Obituary: David Tolbert
March 24, 1955 – November 15, 2022
William David Tolbert
aka David, Dad, Billy D, Dave, or Papa Bear
If there’s a heaven, Dad is running right now next to his hero, Steve Prefontaine. After, he’ll get to eat some swiss cake rolls, drink a Coke, and watch Alabama football with Buck, his dad. Maybe he’ll drive around with the top down listening to The Beatles or The Doobie Brothers in a crimson corvette. Maybe he’ll ski the double black diamonds on heaven’s Snowmass. No matter what, he’s having fun and he’s smiling at someone. Or he might be flipping someone off for driving dangerously (he hated that). Either way, a light that bright doesn’t disappear – it just changes forms.
He never met a sport he didn’t like. He was ridiculously competitive and contagiously adventurous. Whatever he experienced, he connected it to a song. And that man loved a cheesy love song. He sang with epic conviction but lord, he could not carry a tune. His favorite political rant was against daylight savings time. He just wanted to live in a world where all throughout the year, the clocks didn’t have to change.
Whether you knew him as a respiratory therapist (he won awards for that) or the guy who ran marathons (27 total with some medals and trophies to prove it) or the bald guy who rode for two hours around town every day on his Elliptigo (unfortunately, no one gets an award for riding an Elliptigo), you knew he was somehow this incredible mix of discipline, intensity, and tenderness. He was an accountant at heart – he loved numbers and he even wrote the mileage he covered on each pair of running shoes. Ever curious, he was the original DIYer. And he was always happy to share any skill he had. If you worked or played with him, you know he never gave up on a project or task until he figured it out. And he may have needed space, but he never gave up on other people and he never gave up on himself. He was a work in progress, always. It’s a rare gift to know a man like that.
A staple of his life was talking with his daughter, Julie Tolbert Nelson, for hours. He wrote poems in his son’s (TC Tolbert’s) birthday cards for over 20 years. The three of them shared an on-going video chat where they could share projects and progress every other day. He adored both of their partners (Bradley Nelson and Rosie Perera) and their pets (Jonesy, Southey, Marie, and Delilah). He may have joked around a lot but he reflected deeply on his relationships and life. He loved us kids and he was intensely proud of us and he learned to tell and show us that in many beautiful ways.
He grew up in Lupton City, TN where his Aunt Leta gave him a pair of shoes after seeing him walk to his first day of school barefoot. He never stopped running after that and throughout K-12, he never missed a day of school. He married Darline Crane at 19 and they had us kids pretty much right away. Let’s just say he went on to have several “relationship status updates” over his lifetime. He got an Associates in Respiratory Therapy at Chattanooga State and that eventually allowed him to live and work and play and save lives in Tennessee, Wyoming, Colorado, and (most recently) Florida. He called his 92 year old Aunt Velma every Sunday. We know he would say he “couldn’t complain” about only having 67 years on the planet because they were 67 years full of adventure, learning, and learning to love. And while we are so incredibly sad, we, too, are trying not to complain.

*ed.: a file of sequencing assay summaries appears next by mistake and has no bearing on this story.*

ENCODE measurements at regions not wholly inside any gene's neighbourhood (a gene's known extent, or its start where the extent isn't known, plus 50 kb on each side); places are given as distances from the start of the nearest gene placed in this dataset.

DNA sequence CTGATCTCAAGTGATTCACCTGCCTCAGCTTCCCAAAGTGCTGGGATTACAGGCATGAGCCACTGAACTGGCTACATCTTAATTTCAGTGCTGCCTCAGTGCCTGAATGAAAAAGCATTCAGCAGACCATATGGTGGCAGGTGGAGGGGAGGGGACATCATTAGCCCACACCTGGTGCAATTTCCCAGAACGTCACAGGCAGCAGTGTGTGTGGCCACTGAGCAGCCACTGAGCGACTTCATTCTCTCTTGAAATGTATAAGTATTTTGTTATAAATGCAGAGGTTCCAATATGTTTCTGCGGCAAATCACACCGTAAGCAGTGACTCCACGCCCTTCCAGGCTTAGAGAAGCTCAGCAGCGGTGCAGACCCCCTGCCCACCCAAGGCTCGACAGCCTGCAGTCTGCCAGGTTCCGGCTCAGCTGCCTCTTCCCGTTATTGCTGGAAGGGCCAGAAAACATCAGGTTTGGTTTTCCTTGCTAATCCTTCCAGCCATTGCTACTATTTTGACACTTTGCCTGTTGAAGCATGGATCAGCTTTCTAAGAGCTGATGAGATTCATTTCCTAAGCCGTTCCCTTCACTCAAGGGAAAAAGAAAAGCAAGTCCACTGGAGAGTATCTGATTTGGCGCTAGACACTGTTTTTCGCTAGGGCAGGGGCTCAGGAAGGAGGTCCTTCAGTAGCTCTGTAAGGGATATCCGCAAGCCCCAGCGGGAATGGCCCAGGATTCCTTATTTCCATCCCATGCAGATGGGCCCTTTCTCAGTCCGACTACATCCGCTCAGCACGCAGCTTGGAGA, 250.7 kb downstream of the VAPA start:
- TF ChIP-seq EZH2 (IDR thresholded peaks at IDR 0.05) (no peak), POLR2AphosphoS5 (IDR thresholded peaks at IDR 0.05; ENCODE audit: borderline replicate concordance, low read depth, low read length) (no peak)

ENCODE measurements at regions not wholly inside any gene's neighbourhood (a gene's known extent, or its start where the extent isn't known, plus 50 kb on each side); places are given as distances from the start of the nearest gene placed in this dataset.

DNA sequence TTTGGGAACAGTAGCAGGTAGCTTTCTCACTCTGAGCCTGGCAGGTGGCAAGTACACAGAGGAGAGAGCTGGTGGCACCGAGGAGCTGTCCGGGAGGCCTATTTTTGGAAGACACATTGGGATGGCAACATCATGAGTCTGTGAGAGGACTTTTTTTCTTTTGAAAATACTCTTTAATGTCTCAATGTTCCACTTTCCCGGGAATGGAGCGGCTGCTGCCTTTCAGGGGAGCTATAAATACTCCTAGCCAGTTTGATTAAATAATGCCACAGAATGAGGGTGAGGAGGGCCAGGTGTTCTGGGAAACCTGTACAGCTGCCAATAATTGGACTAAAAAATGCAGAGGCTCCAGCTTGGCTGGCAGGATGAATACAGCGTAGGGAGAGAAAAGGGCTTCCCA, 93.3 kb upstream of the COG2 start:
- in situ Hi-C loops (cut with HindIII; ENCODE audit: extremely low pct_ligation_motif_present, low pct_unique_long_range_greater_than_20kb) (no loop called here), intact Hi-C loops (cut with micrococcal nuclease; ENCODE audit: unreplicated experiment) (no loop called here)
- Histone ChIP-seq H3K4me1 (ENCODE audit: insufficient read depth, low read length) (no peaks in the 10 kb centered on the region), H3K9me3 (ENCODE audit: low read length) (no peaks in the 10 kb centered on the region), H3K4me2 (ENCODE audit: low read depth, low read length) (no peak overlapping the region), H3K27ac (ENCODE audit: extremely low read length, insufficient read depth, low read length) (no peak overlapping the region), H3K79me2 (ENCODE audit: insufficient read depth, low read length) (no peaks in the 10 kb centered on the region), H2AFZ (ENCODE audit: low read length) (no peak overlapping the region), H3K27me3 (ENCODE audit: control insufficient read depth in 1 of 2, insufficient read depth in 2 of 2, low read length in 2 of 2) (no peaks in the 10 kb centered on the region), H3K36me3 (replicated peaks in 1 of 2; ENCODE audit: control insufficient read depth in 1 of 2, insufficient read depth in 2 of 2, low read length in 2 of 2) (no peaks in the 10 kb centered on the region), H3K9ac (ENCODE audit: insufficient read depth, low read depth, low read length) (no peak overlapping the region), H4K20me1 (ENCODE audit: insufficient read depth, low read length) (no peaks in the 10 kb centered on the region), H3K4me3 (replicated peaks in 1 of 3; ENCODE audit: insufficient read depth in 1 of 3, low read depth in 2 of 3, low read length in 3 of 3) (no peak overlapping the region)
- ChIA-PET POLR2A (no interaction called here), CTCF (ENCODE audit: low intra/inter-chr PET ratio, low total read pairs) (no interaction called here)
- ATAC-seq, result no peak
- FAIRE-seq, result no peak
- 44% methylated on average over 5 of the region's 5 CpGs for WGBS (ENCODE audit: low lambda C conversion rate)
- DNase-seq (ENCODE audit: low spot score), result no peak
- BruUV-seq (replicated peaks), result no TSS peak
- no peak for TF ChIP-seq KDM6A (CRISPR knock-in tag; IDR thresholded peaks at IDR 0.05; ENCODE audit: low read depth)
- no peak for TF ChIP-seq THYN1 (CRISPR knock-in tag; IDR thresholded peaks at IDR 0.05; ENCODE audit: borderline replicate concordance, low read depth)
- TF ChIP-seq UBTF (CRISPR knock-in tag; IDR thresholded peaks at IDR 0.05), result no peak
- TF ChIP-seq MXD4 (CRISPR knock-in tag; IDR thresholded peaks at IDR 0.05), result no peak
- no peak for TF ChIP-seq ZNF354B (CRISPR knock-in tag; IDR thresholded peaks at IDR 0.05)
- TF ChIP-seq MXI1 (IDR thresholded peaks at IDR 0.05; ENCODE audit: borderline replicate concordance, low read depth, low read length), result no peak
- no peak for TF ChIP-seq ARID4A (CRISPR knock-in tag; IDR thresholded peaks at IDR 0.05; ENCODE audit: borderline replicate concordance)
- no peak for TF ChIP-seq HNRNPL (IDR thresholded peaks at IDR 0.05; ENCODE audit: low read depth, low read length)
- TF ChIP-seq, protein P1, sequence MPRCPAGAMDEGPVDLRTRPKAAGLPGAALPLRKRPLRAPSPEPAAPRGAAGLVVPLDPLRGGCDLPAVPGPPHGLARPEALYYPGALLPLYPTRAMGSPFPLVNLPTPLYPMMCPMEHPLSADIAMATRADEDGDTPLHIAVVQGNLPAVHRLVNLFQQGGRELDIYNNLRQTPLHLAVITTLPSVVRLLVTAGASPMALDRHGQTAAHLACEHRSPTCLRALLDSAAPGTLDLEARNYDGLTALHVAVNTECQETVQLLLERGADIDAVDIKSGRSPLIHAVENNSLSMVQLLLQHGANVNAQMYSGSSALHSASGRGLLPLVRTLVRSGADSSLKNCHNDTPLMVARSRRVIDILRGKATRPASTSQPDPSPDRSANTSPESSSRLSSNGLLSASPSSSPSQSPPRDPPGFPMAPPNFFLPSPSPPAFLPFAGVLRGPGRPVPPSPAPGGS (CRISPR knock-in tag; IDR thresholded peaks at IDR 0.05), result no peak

If you are reading this, you probably have a story to tell about our Papa Bear and we’d love to hear it. Please share it on his Facebook or on the online obituary. If you want to do something in his honor, forgive someone who has been an asshole. If you’ve been an asshole, take responsibility for that so everyone can get on with their day. You can also donate to Shoes That Fit, a nonprofit that provides athletic shoes for kids in low-income families. He wanted to be cremated so we’re doing that. We may have a small gathering later but we don’t know the details of that yet. We’ll end by playing Name that Tune, one of his favorite games:
“Be it sight, sound, the smell, the touch.
There’s something inside that we need so much,
The sight of a touch, or the scent of a sound,
Or the strength of an Oak with roots deep in the ground.
The wonder of flowers, to be covered, and then to burst up,
Thru tarmack, to the sun again,
Or to fly to the sun without burning a wing,
To lie in the meadow and hear the grass sing,
To have all these things in our memories hoard,
And to use them,
To help us,
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